The book of Enos in the Book of Mormon is about a young man who had a great desire to know if God had forgiven his sins.  “My soul hungered; and I kneeled down before my Maker, and I cried unto him in mighty prayer and supplication for mine own soul; and all the day long did I cry unto him; yea, and when the night came I did still raise my voice high that it reached the heavens.  And there came a voice unto me saying:  Enos, they sins are forgiven thee, and thou shalt be blessed” (Enos 1:4-5).

                The Lord explained to Enos that He had forgiven his sins because Enos had so much faith in Jesus Christ.  When Enos understood that he was spiritually okay, he began to feel concern for the welfare of his friends and relative.  He prayed for them with all his heart, and the Lord told him that they would be blessed according to their faithfulness in keeping His commandments (Enos 1:7-9).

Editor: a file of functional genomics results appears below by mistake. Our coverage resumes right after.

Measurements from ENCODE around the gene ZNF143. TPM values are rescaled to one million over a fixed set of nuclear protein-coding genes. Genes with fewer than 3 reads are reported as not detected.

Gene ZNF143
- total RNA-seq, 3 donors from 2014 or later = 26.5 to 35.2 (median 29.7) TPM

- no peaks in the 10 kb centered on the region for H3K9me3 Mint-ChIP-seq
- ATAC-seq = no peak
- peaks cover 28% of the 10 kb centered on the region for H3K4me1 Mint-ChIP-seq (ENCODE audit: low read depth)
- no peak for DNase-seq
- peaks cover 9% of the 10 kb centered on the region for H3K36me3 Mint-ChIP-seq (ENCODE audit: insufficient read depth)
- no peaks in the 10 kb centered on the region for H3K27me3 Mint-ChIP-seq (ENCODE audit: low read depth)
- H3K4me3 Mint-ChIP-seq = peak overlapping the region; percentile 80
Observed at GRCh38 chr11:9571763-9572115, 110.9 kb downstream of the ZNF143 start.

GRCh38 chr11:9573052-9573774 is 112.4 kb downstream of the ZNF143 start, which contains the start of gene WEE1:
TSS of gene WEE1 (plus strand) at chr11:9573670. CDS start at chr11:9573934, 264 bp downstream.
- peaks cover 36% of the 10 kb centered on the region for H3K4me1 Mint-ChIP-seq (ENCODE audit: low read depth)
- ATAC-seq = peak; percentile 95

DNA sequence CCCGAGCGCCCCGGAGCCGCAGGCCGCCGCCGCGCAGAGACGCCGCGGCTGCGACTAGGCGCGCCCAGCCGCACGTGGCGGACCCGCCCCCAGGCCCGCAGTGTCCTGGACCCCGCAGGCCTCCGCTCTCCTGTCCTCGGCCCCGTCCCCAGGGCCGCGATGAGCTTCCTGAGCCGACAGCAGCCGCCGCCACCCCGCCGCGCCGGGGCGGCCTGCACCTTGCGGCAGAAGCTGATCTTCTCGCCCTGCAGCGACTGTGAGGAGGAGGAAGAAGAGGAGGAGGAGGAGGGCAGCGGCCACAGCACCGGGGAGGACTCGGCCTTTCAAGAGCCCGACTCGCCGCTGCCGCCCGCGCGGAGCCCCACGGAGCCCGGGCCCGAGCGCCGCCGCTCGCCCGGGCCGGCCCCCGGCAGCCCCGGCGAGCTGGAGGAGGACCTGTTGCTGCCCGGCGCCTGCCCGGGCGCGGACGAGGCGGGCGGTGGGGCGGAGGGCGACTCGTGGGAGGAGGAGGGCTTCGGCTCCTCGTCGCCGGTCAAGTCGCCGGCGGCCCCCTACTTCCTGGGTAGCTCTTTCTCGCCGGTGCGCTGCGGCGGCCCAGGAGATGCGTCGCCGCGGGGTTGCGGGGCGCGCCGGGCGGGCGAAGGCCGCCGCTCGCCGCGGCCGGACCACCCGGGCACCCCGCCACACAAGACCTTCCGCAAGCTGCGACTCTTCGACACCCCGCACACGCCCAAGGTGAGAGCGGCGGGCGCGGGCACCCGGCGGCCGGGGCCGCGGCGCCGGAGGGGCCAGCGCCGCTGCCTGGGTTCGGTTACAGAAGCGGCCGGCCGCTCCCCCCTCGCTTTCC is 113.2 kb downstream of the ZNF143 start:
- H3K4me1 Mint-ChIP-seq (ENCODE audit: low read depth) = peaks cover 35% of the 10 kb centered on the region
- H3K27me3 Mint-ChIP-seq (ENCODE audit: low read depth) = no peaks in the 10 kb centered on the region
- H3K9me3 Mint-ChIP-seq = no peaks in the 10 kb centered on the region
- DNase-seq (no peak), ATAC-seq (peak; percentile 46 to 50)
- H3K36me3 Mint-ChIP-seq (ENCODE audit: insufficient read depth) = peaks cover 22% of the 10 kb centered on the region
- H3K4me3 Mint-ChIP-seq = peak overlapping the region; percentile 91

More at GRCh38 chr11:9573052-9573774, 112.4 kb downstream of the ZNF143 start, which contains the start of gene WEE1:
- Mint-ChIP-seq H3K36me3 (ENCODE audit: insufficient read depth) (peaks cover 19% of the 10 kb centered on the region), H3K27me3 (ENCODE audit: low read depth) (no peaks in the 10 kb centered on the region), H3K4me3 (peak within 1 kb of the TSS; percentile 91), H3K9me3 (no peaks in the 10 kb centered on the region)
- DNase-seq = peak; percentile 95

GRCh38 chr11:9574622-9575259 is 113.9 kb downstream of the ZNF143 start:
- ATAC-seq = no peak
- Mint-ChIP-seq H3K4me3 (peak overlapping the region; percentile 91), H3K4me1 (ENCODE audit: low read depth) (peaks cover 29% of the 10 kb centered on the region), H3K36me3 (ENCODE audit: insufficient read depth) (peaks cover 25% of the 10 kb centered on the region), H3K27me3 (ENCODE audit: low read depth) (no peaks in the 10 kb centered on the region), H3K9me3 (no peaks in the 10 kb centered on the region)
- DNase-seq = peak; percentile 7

Enos’ ability to love continued to increase, and he prayed for his enemies.  The Lord granted his desires, and Enos spent the rest of his life trying to have the souls of the Nephites and the Lamanites.  Enos willingly worked for all his remaining years helping others because he was so grateful for the Lord’s love and forgiveness (Enos 1:11-23).

                Enos had developed true charity.  We too can become truly charitable; in fact, we have been commanded to do so in order to inherit a place in the Father’s kingdom.